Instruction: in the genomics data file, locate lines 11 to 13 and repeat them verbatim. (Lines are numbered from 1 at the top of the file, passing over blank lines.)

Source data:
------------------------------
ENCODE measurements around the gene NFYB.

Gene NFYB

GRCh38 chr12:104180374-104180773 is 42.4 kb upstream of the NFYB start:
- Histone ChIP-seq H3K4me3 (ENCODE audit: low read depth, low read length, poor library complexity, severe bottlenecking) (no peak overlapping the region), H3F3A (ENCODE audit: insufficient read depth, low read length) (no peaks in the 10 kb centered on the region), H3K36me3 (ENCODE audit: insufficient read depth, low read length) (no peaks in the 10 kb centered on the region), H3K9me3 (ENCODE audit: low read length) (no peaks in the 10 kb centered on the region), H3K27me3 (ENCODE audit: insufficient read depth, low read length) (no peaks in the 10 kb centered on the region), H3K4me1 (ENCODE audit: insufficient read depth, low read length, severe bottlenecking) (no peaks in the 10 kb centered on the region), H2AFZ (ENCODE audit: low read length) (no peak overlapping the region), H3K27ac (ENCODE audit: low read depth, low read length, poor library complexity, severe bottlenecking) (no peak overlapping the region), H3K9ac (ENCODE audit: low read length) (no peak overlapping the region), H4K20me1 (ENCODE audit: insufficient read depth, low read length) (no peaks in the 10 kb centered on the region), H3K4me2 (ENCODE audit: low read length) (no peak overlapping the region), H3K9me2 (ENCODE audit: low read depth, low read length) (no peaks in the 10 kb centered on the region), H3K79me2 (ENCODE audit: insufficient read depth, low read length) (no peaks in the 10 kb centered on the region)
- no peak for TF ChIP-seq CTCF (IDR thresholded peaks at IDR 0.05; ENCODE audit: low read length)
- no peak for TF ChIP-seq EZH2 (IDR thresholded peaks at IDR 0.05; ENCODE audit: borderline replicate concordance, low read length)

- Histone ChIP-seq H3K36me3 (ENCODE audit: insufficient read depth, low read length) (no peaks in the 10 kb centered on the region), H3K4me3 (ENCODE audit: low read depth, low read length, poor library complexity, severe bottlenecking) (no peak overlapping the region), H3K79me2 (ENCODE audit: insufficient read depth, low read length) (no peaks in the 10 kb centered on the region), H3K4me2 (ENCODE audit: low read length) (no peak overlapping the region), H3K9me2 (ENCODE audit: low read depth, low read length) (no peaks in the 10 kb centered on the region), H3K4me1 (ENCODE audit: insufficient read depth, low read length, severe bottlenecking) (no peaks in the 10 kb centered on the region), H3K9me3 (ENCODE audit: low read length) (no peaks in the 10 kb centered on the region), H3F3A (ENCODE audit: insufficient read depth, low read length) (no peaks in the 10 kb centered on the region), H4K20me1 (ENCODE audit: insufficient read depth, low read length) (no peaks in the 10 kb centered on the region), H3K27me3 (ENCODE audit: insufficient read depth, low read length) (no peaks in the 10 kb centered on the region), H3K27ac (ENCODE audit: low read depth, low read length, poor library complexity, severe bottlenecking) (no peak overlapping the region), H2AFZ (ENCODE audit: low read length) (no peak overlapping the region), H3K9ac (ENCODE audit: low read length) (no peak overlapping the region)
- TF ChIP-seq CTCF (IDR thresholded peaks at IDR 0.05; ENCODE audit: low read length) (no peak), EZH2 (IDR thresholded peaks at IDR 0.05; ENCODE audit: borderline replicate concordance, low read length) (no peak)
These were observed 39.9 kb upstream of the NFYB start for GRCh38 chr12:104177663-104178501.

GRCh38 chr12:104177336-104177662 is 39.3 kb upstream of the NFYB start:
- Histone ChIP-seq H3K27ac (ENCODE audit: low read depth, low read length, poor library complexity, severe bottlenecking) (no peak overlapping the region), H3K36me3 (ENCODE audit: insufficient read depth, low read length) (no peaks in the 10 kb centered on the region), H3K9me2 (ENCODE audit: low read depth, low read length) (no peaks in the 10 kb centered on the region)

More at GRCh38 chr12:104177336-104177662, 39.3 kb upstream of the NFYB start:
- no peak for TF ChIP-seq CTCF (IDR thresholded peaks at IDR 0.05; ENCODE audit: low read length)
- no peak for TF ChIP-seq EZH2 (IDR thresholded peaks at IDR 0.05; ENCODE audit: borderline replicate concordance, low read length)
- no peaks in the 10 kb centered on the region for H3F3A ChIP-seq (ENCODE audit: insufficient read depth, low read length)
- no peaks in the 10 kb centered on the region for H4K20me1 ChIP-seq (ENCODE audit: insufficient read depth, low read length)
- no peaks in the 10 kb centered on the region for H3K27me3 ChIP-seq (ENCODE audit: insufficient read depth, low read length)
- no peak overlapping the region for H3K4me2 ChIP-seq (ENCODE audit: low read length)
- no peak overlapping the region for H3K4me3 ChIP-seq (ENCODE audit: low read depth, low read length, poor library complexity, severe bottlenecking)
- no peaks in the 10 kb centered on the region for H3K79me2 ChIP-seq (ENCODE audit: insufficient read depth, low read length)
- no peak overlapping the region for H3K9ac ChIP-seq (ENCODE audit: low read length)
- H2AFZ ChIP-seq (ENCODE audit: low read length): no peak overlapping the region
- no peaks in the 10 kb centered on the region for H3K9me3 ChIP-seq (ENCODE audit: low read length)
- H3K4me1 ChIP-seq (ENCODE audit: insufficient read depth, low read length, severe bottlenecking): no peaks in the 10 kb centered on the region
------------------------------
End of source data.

- Histone ChIP-seq H3K27ac (ENCODE audit: low read depth, low read length, poor library complexity, severe bottlenecking) (no peak overlapping the region), H3K36me3 (ENCODE audit: insufficient read depth, low read length) (no peaks in the 10 kb centered on the region), H3K9me2 (ENCODE audit: low read depth, low read length) (no peaks in the 10 kb centered on the region)

More at GRCh38 chr12:104177336-104177662, 39.3 kb upstream of the NFYB start:
- no peak for TF ChIP-seq CTCF (IDR thresholded peaks at IDR 0.05; ENCODE audit: low read length)